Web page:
Picking up from a visit that started an olive oil obsession over 20 years ago we went back to the Santa Ynez Valley to see how things had changed. It’s early June and tourists still not much to be seen. The weather is perfect.
Driving north from Los Angeles along the 101 we soon left the big city behind us and viewed the Pacific crashing rollers up beach after beach. We pulled inland a short ways to Santa Barbara, then further inland across the San Marcos pass. This road is beautifully twisted and offers two or three pullouts where you can have wonderful views. We headed to Solvang.
It’s a short hop to this touristy town that was once totally faux Danish. Now, while there are still plenty of the Danish motel names and windmills, the motif has become more faux European as the Mediterranean influence in food has spread. This is a good thing.
We ate a newly opened tapas cafe with authentic imported products from Valencia. The ethnic Spanish owners have lived in California for some time, but missed the tastes from home, so why not open a bistro with tapas? Tasty bites is what you expect, and that’s what you get.
There are wine tasting shops and olive oil shops in Solvang, but just a short drive away is the small town of Los Olivos. The name is a dead giveaway.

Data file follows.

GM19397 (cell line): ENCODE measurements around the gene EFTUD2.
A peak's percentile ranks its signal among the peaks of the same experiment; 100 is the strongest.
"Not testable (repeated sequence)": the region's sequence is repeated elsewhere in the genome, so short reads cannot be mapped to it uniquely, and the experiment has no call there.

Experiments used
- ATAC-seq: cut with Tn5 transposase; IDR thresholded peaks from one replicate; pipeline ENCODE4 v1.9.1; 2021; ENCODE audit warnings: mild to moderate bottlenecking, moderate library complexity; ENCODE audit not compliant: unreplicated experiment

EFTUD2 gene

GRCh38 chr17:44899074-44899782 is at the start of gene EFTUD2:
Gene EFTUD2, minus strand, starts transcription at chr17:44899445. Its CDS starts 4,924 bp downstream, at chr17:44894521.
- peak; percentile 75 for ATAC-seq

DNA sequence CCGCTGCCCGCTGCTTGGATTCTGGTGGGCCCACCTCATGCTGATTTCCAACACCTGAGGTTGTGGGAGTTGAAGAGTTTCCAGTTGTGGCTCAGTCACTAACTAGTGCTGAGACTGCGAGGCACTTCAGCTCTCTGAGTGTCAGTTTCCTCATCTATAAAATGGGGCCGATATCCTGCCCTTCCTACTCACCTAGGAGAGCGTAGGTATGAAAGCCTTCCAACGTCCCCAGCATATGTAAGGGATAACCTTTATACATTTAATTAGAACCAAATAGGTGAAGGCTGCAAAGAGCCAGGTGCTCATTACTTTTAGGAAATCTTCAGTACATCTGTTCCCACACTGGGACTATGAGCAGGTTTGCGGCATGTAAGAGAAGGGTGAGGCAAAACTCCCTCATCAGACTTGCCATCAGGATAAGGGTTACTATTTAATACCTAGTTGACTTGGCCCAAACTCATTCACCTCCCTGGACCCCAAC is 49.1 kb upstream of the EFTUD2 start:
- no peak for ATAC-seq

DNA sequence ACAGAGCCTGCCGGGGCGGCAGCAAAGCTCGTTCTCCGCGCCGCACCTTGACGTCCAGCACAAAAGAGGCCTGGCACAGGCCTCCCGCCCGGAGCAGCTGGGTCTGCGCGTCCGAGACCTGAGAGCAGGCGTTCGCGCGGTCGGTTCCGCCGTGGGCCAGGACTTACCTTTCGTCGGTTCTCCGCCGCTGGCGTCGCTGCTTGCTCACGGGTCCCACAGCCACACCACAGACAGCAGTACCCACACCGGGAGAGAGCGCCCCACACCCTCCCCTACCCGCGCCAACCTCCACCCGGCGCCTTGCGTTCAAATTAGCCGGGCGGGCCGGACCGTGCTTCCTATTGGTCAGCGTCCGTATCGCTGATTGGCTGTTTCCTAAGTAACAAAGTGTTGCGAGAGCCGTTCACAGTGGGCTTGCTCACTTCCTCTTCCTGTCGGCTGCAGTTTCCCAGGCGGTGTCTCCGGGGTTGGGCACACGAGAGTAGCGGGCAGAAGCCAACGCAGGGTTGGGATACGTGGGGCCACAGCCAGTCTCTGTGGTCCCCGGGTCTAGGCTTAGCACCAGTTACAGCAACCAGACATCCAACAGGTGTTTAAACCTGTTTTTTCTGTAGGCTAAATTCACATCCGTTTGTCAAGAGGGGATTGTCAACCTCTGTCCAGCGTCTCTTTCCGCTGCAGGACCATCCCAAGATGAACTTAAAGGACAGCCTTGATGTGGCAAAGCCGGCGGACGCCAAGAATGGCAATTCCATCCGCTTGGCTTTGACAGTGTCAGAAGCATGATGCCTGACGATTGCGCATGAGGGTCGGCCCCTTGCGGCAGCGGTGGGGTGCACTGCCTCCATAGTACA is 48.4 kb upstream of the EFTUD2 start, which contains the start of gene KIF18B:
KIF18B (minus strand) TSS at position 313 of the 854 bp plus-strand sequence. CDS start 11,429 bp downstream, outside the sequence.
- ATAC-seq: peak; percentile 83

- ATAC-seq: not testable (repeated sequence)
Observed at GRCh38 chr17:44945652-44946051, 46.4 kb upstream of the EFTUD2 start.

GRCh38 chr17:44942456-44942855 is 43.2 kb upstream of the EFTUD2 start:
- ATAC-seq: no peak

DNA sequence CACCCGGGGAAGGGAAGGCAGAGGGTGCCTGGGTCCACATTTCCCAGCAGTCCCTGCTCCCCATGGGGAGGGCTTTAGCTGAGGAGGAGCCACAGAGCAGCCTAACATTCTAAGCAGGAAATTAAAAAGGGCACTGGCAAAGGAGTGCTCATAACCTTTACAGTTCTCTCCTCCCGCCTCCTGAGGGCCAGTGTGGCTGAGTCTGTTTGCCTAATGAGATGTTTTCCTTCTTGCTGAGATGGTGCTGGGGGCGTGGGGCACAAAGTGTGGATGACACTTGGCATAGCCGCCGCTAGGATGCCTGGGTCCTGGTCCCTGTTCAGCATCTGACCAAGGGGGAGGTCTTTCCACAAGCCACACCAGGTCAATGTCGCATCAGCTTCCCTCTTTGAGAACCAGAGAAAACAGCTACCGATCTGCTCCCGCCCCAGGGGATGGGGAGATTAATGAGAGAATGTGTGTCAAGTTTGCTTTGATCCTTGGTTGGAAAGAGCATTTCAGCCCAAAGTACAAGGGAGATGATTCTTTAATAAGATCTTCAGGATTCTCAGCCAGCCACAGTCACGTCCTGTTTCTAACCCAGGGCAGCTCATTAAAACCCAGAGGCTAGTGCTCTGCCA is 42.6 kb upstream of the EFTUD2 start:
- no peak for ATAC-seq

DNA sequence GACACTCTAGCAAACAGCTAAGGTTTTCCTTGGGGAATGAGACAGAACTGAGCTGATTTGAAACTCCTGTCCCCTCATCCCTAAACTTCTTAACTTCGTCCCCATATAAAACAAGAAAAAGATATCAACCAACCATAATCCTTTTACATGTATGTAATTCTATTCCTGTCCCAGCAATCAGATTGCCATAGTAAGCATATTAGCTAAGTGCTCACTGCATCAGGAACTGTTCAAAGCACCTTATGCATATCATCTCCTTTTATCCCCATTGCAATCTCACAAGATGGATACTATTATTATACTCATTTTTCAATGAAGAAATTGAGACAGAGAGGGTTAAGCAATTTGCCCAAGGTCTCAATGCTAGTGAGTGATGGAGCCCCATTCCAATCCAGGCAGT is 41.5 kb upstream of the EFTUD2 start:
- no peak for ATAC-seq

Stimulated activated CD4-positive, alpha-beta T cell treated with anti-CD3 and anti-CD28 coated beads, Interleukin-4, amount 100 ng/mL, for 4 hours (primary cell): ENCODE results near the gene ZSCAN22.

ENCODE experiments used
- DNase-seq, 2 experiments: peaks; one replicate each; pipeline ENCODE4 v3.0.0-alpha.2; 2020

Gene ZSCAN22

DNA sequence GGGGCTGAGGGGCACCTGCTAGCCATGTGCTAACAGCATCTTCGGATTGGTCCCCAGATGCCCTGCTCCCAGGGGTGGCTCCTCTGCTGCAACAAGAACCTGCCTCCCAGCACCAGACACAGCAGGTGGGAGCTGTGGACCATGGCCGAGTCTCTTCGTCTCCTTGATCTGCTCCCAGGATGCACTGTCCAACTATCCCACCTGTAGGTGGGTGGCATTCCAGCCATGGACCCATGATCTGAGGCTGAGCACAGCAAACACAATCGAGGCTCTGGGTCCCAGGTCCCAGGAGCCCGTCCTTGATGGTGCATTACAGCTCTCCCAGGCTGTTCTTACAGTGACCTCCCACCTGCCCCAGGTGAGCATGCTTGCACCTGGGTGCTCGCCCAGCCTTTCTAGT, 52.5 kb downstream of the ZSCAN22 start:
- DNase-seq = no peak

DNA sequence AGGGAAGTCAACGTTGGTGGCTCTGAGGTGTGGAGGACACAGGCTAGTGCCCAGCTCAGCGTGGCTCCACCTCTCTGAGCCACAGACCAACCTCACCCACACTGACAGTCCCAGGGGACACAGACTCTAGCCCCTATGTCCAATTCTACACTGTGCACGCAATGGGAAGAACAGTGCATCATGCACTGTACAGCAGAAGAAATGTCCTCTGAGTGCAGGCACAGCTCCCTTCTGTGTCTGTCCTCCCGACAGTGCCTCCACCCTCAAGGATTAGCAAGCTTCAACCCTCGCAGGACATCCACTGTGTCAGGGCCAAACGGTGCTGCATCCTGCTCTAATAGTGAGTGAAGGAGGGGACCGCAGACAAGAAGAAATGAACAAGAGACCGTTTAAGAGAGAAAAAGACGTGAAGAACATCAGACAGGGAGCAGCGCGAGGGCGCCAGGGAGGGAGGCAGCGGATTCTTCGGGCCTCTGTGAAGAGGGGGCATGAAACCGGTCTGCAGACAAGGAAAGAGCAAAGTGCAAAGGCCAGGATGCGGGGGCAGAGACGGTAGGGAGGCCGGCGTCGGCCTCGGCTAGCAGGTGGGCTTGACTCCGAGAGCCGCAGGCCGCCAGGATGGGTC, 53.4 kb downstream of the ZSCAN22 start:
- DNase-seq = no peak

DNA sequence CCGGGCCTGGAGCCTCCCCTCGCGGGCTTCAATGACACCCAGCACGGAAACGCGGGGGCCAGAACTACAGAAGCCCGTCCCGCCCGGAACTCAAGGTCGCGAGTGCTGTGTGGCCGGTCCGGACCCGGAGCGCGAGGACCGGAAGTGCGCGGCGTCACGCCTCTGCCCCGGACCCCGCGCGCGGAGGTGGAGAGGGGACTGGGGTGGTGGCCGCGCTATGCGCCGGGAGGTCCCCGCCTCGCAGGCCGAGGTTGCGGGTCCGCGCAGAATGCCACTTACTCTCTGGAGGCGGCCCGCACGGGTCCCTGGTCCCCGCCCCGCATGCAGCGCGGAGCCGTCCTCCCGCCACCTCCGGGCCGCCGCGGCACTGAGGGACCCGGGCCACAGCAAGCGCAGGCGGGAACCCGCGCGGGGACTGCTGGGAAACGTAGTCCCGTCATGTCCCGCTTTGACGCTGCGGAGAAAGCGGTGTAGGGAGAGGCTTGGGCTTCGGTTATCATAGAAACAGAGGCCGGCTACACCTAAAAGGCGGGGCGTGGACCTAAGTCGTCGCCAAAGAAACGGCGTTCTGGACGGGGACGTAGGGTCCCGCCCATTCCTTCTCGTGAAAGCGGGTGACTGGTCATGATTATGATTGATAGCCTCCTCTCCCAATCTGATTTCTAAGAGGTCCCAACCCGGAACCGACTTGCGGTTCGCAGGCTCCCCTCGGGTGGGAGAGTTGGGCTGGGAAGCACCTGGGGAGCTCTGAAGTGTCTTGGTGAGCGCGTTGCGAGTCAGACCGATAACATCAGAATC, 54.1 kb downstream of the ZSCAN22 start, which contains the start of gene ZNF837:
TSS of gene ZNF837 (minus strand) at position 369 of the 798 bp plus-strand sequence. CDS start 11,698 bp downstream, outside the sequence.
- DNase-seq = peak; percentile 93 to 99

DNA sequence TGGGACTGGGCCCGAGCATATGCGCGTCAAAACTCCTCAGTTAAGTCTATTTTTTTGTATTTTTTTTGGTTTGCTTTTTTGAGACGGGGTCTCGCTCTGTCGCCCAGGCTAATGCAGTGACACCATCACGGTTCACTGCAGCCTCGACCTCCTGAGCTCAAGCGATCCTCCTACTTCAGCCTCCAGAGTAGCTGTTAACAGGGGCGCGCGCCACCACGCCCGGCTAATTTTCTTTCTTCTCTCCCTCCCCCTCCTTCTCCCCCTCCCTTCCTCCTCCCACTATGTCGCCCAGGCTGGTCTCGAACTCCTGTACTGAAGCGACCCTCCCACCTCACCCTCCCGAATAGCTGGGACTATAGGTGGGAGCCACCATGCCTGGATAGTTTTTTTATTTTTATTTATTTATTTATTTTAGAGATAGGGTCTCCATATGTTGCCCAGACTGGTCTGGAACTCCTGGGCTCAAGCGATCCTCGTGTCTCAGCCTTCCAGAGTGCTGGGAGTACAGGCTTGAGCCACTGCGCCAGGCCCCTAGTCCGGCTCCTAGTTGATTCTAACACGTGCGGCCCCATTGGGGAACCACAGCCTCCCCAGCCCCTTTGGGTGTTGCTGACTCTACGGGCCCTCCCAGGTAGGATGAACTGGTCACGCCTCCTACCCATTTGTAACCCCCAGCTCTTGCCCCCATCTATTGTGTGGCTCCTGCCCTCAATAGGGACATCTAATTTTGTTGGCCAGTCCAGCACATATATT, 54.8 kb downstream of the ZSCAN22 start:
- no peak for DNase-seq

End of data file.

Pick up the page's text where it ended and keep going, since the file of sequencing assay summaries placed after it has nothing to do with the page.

Los Olivos, population 1132, announces “Every weekend is a small town winefest”. True enough, there are many small wine shops and art galleries and olive oil outlets that invite you in for tasting the local products. The town center is quite small but the Los Olivos area encompasses vineyards and olive tree farms.
You can take your time and explore on foot to discover many of the interesting shops and hideaways in town and then get out to explore more of the surrounding areas to see the agricultural side of the region. I plan to explore this area more myself at a later date. This trip we were headed somewhere else.
La Purisima Mission State Historic Park is in nearby Lompoc and is said to be the best of the old Spanish mission restorations in California. The setting is idyllic and filled with a sense of peace. You can imagine life here with simple daily work, tending the garden and minding the herds of cattle and sheep.
The mission was established in 1787 grew very prosperous at different times with over 20,000 head of cattle and sheep and had over 100 adobe buildings. This was not to last though and by the end of the1800’s it was abandoned, unused and falling apart. In 1933 the Union Oil Company gave the property over to the state and in 1934 work began to restore the mission to something like its original in 1820. Ten of the original buildings and other structures have been rebuilt. You can learn more about the history of the mission on their website at http://www.lapurisimamission.org/history-overview/
You can see a working cob oven in the centre of the courtyard. We built one at our home and it works by heating the heavy clay mass to a very high temperature in an unholy smoking mass. After the flames have subsided and only coals remain, you have an enclosure that makes fantastic flat breads and pizzas in a few minutes as the mass radiates heat from all directions. It takes a few hours to get the oven hot enough.
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